Baseball movies have no spine to them whatsoever, they tend to all ways
follow the same Pride of the Yankees formula where Baseball is a
fraternal sport in which everything is okay. The Fan digs deeper.
Robert DeNiro plays Gil Bernard an odd knife salesman who loses the visitation rights to be with his son. Bernard vents his rage by following his San Francisco Giants religiously. Gil becomes obsessed with Bobby Rayburn, the Giants' new top paid center fielder. Rayburn believes in jinxes and wants his lucky jersey number back to end a slump. Gil gets it for him by killing his teammate. Gil confronts Rayburn who says his change of luck was due to his not caring anymore. Gil goes berserk and threatens to kill Rayburn's son if he doesn't due a Babe Ruth and hit a homer for him.
DeNiro represents the Fan who turns to MLB as an escape from real life. His Gil is a tragic character who only lives for the game and focuses on what he could have been and what he wants to force his son to become. We don't necessarily agree with him but we can better see what makes this villain tick.
Snipes Rayburn isn't a bad guy but he like the A-Rod's of day let's the fame get to his head. He undergoes a perspective change through the film as he questions what the game means to him.
The Fan is a great dark satire of baseball. We see all the aspects that are there but are so often ignored. The greed of the players and their agents, the sports writers eager to sink their teeth into the slumping hitter, and the fathers who try to pressure their children to live their athletic dreams through them.
My one complaint about the film is it's ending. It just seems far too over the top and unrealistic. Gil shouldn't have received that much attention at his death, it should have been a private confrontation between him and Rayburn.
The Fan is about a baseball player who becomes the unhealthy focus on a
salesman who is down on his luck. Seeing the rating, I became very
interested in seeing this movie. Now I have seen it, and I am glad that
I saw it. Why? I'll tell you why. In my honest to goodness point of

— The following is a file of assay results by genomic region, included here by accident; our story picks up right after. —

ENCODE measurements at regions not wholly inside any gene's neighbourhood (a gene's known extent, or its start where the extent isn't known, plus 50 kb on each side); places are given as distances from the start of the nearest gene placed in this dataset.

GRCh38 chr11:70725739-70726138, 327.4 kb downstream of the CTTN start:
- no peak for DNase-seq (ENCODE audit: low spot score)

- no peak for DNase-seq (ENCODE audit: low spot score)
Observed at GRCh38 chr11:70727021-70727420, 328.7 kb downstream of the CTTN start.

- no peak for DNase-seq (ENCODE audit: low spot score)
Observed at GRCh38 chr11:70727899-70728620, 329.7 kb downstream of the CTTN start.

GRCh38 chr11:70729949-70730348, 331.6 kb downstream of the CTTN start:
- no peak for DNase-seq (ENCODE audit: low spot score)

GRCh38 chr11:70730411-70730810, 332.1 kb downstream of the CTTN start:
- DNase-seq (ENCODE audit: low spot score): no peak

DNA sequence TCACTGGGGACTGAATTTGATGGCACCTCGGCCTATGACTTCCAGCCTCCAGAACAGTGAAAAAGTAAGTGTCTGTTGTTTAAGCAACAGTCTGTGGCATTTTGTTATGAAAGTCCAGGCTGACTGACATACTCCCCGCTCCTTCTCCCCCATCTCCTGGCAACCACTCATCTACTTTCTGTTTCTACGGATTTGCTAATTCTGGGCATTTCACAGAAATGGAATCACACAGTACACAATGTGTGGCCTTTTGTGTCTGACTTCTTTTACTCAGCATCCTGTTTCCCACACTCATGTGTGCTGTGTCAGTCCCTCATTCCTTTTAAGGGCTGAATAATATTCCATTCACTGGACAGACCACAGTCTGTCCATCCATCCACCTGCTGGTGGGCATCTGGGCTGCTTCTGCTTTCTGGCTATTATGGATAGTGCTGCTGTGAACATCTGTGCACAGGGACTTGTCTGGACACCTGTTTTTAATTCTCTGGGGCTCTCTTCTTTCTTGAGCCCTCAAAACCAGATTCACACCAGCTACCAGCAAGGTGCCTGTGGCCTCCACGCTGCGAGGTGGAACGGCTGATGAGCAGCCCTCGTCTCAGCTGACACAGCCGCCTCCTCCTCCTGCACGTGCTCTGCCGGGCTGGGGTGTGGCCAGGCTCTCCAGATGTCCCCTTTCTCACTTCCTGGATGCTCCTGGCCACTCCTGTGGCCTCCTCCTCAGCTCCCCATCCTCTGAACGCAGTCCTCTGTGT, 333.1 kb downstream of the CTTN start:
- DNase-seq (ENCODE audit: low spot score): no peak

view, The Fan is a tense and exciting drama thriller that is a very
entertaining movie! Another thing that really wanted me to see this
movie is the fact that it stars Robert De Niro, who happens to be one
of my all time favorite actors. Now getting back to my review, this
movie was a very good movie, it was fun, exciting, intense, and at
certain times, very suspenseful. The Fan now has to be one of the most
underrated movies that I have ever seen, and one of the most underrated
Robert De Niro movies that I have ever seen, because I think that the
rating in the 5's is rather low for this good movie, a rating in the
6's would be more appropriate. But anyway, I am not letting the rating
affect my judgement, this movie is a very good movie, it is a very fun
As he is in a lot of the movies that I have seen him in, Robert De Niro is excellent. He plays Gil Renard, a salesmen who takes an unhealthy liking for a professional baseball player named Bobby Rayburn, played by Wesley Snipes. No matter what movie he is in, and no matter what role he plays, Robert De Niro never fails to amuse me with his absolutely incredible acting skills. Even if the movie that he stars in isn't that good, he still manages to do an excellent job. I haven't seen a bad Robert De Niro movie yet, there are something that I like more than others, but I can't say that I have seen one that I absolutely hated. So all in all, Robert De Niro is one of the greatest actors who has ever lived. I send my congratulations to Robert De Niro for making yet another movie that I totally and completely enjoyed.
Well all in all, The Fan is a very underrated movie, no wait, it is a criminally underrated movie. You've got to see this movie if you haven't already, because you will probably enjoy it. While I do not think that this movie is a masterpiece of a movie, I nevertheless find it to be a very entertaining and delightful experience! Even if you don't necessarily care for the movie, you probably will like Robert De Niro's performance. Well all in all, this movie is a very entertaining delight, watch it if you haven't seen it already, you will most likely end up really enjoying it! I love Robert De Niro, and I really enjoyed this movie, don't miss out on it.
While I agree with some of the previous comments about the lack of attention to detail and the confusing cinematography, I really did enjoy this movie. The story itself is not particularly original and the ending is weak -- but I thought the build-up of Gil's (De Niro) character to be quite effective. Although Gil was what one would typically label a loser, I couldn't help but feel for the guy. Many movies about psychos/stalkers fail to give you any insight into why he's doing all these bad things -- all you know is that he's not a nice guy. This movie did a great job of portraying how Gil's volatile personality, his obsession with the baseball and with Bobby (Snipes) in particular, and his loss of everything else that mattered to him, ultimately led him to do what he did.
*** This review may contain spoilers ***